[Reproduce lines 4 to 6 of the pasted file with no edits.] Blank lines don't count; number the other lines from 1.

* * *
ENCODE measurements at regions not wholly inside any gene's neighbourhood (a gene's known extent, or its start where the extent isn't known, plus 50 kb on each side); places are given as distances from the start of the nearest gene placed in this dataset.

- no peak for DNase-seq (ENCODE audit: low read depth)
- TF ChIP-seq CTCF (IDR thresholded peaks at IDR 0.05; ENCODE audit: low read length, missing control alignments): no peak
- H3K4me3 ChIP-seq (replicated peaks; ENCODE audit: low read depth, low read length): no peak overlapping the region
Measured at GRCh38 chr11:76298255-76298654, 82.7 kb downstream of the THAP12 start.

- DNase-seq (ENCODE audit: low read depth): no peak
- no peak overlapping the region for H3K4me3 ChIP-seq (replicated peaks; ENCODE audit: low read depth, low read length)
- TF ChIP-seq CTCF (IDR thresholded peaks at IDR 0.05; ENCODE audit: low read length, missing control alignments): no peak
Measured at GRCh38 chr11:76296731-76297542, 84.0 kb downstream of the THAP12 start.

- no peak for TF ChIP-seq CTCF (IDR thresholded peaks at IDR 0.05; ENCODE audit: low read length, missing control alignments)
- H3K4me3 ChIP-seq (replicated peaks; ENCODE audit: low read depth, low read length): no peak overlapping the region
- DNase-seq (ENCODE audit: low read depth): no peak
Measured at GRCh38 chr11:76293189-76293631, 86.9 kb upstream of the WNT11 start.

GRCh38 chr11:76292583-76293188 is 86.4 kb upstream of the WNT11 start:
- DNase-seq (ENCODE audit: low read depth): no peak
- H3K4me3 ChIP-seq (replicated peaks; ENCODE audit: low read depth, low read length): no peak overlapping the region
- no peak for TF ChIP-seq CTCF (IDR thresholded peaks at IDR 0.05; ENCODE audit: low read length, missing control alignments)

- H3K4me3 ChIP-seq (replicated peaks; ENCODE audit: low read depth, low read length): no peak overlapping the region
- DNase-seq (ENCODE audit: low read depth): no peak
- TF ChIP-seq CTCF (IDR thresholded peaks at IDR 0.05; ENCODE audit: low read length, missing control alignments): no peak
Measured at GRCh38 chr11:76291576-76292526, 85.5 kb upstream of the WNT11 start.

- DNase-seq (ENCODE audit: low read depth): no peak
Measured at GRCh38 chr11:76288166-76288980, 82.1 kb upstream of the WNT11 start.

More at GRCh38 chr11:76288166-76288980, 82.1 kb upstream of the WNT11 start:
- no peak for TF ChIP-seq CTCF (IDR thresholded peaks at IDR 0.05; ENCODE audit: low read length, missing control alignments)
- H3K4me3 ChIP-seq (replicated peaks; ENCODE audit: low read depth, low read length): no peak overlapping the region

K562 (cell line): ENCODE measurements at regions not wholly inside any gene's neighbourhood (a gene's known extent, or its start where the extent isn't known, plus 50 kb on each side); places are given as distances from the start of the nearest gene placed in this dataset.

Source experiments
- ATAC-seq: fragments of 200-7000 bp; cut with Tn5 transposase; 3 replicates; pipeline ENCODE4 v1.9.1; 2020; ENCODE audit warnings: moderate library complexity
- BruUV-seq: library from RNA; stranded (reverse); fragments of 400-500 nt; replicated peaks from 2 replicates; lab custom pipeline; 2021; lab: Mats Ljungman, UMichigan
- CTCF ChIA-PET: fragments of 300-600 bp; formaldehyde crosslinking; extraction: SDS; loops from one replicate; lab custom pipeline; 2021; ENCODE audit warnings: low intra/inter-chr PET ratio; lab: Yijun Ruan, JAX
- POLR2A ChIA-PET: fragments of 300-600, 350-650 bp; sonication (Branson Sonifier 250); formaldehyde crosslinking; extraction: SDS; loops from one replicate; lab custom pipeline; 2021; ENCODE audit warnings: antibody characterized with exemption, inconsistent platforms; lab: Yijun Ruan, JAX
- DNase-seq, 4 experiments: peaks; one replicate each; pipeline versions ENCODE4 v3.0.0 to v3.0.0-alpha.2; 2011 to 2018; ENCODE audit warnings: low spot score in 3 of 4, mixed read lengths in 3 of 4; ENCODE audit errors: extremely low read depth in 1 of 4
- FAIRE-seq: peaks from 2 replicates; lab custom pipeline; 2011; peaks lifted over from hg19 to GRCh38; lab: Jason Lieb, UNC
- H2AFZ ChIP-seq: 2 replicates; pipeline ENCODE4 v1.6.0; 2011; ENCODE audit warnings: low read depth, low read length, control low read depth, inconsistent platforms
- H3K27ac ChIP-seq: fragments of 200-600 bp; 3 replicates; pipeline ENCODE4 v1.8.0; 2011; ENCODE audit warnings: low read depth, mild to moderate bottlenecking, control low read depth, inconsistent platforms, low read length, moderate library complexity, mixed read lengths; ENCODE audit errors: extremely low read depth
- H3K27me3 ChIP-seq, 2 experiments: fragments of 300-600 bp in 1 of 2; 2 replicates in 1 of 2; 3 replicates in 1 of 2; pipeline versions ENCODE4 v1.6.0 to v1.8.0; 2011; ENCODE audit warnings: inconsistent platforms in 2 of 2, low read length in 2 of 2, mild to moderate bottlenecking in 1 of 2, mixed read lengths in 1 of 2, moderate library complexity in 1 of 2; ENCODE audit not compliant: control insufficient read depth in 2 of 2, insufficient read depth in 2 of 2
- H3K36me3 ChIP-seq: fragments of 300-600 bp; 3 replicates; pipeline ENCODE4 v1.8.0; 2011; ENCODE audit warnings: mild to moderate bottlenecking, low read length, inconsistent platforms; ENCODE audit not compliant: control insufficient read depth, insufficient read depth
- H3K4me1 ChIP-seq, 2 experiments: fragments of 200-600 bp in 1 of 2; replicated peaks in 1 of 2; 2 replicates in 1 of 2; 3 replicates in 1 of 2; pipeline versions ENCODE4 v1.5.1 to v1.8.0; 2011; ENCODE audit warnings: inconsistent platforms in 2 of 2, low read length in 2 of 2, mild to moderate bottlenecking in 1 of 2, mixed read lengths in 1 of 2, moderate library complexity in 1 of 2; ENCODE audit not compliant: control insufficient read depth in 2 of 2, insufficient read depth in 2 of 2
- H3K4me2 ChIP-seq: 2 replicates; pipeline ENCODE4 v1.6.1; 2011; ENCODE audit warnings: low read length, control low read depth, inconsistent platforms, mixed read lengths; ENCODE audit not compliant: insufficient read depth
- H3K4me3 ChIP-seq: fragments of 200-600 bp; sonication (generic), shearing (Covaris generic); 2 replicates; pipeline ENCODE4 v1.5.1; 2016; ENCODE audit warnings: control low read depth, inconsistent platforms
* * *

- H3K4me3 ChIP-seq (replicated peaks; ENCODE audit: low read depth, low read length): no peak overlapping the region
Measured at GRCh38 chr11:76298255-76298654, 82.7 kb downstream of the THAP12 start.

- DNase-seq (ENCODE audit: low read depth): no peak